NEW ORLEANS (WVUE) - Part of Canal Street caved in near Harrah's Casino on Friday afternoon. By nightfall, people were still coming to see it for themselves and take pictures.
The hole appears larger than an SUV.
"This is nothing short of incredible," said Mayor Mitch Landrieu during a news conference.
The mayor said the section of street that collapsed was over a tunnel that was constructed in the 1960s to allow traffic between Canal and Poydras streets. He said that with 40 percent of the city's water pipes leaking and the recent heavy rains, the structure beneath the ground, already compromised, gave way.
No one was hurt when the street collapsed.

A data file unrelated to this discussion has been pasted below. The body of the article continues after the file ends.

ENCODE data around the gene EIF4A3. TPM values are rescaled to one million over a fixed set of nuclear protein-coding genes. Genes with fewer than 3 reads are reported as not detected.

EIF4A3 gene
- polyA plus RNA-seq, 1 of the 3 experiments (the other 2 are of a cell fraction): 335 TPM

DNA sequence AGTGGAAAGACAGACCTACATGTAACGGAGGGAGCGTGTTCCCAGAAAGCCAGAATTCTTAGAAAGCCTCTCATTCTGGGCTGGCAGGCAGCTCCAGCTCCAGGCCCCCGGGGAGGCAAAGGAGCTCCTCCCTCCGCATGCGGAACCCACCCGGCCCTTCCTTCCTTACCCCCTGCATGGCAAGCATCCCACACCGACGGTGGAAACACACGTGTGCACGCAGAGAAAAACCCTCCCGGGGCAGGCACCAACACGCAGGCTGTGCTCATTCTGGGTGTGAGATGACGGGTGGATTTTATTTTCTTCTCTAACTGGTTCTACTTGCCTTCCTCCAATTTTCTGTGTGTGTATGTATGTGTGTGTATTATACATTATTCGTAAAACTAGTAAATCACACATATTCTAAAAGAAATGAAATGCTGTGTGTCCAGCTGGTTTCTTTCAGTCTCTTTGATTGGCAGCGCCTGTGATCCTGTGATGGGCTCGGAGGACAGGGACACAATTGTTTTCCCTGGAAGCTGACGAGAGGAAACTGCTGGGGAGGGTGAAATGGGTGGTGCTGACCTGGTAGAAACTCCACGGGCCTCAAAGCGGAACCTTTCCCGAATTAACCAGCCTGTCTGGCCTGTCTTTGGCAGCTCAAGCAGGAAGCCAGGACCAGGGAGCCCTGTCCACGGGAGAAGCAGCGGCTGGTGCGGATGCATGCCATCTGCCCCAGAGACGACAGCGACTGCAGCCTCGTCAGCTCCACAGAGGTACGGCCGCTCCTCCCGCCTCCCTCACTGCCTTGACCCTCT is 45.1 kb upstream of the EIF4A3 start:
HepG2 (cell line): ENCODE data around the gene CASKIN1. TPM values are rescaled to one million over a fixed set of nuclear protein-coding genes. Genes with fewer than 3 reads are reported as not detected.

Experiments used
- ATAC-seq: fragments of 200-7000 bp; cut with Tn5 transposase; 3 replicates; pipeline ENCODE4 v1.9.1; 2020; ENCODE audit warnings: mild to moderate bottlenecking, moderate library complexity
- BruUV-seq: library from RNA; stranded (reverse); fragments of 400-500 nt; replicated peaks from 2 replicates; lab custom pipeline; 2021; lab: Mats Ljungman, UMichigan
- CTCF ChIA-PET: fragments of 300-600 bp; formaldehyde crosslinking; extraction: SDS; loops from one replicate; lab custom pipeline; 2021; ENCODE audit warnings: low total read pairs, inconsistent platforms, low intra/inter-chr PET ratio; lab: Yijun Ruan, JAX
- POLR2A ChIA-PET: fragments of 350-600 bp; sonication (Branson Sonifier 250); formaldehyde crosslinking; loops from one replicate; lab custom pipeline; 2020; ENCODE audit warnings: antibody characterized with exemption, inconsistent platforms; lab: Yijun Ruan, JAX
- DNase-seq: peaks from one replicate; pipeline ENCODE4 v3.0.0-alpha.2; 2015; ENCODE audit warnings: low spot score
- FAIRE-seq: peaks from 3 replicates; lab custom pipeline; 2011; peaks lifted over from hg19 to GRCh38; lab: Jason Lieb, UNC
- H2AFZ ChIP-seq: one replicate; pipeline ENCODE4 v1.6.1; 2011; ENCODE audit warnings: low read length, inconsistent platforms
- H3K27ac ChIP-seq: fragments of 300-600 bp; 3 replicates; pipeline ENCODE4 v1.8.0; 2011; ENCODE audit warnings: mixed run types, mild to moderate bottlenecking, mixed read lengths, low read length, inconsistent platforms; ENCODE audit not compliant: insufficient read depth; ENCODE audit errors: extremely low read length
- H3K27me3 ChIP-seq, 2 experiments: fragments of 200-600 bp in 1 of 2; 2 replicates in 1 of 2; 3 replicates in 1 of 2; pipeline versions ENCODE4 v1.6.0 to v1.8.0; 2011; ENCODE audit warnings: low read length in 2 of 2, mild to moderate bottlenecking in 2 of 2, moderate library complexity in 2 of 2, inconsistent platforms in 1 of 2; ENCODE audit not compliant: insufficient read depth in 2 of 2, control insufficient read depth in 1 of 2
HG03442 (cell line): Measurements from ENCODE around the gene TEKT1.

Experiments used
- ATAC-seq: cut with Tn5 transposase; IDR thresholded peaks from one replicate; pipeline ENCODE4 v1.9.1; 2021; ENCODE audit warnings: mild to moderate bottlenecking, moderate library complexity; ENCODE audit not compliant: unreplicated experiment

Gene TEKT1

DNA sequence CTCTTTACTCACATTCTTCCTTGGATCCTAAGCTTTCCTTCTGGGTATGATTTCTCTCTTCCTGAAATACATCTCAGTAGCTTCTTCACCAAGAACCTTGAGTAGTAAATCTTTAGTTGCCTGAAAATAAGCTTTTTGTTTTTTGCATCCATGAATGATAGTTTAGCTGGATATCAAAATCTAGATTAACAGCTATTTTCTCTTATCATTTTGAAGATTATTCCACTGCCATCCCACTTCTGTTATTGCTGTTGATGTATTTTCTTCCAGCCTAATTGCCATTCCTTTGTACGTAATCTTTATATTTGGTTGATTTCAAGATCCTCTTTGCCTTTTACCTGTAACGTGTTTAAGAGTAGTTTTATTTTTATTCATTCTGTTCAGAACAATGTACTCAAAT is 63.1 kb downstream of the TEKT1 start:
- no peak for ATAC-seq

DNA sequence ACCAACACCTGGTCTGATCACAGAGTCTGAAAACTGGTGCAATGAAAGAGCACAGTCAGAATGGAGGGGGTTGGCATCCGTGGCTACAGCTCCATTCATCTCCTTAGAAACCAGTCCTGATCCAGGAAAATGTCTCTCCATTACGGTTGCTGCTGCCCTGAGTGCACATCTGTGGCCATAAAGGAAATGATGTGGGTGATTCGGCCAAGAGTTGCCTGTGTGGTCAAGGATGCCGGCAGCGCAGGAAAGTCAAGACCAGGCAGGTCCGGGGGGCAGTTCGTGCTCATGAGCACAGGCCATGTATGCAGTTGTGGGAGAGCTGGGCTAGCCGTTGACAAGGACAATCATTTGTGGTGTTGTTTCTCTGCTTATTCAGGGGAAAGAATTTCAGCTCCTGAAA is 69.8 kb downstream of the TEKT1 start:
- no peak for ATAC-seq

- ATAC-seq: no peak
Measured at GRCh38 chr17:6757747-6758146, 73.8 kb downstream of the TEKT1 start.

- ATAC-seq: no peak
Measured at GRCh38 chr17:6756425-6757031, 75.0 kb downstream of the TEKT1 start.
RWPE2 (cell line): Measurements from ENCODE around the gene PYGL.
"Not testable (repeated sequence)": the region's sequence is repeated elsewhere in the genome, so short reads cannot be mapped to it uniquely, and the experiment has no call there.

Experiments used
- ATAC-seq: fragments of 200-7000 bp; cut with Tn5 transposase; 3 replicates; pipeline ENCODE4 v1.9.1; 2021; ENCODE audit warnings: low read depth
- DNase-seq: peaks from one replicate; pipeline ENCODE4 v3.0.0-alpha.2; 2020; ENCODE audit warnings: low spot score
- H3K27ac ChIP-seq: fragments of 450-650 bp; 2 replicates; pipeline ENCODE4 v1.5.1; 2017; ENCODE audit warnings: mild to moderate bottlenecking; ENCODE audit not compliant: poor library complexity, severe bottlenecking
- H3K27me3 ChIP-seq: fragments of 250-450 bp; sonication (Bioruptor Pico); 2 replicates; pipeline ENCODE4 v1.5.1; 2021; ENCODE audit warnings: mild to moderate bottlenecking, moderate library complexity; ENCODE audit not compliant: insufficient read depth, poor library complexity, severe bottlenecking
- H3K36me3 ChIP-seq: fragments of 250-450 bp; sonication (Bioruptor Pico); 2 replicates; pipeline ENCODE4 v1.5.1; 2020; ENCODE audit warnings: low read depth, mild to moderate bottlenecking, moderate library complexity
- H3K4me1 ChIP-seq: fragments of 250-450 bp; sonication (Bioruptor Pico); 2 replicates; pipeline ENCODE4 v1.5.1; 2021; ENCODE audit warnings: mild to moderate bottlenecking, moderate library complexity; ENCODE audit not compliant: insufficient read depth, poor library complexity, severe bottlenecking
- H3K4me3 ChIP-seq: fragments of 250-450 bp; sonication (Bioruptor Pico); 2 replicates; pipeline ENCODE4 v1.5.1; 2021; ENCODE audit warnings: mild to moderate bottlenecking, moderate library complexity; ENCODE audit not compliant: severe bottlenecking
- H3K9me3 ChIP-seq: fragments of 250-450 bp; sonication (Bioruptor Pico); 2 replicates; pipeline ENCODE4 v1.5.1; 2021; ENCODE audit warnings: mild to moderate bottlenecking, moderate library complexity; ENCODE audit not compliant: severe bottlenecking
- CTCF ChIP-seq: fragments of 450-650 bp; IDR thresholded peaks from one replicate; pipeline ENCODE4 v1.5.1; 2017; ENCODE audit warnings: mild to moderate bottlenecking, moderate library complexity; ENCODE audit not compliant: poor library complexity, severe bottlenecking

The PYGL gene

Landrieu estimated that repairs would take three to six months at a cost of $3 million to $5 million and said the incident shines a spotlight on a much larger infrastructure problem.
That part of the street had been blocked off for more than a week when workers saw that a wall in the tunnel had started to buckle.
When asked if the hole could get bigger, Sewerage and Water Board Director Cedric Grant said that was a possibility.
The tunnel was originally designed to handle six lanes of high speed interstate traffic. It was begun in 1964 and was completed in 1966, along with the Rivergate exhibition hall. The tunnel would have connected with an elevated riverfront expressway, but those plans were ultimately rejected because of fierce opposition from preservationists who said it would damage the historic French Quarter.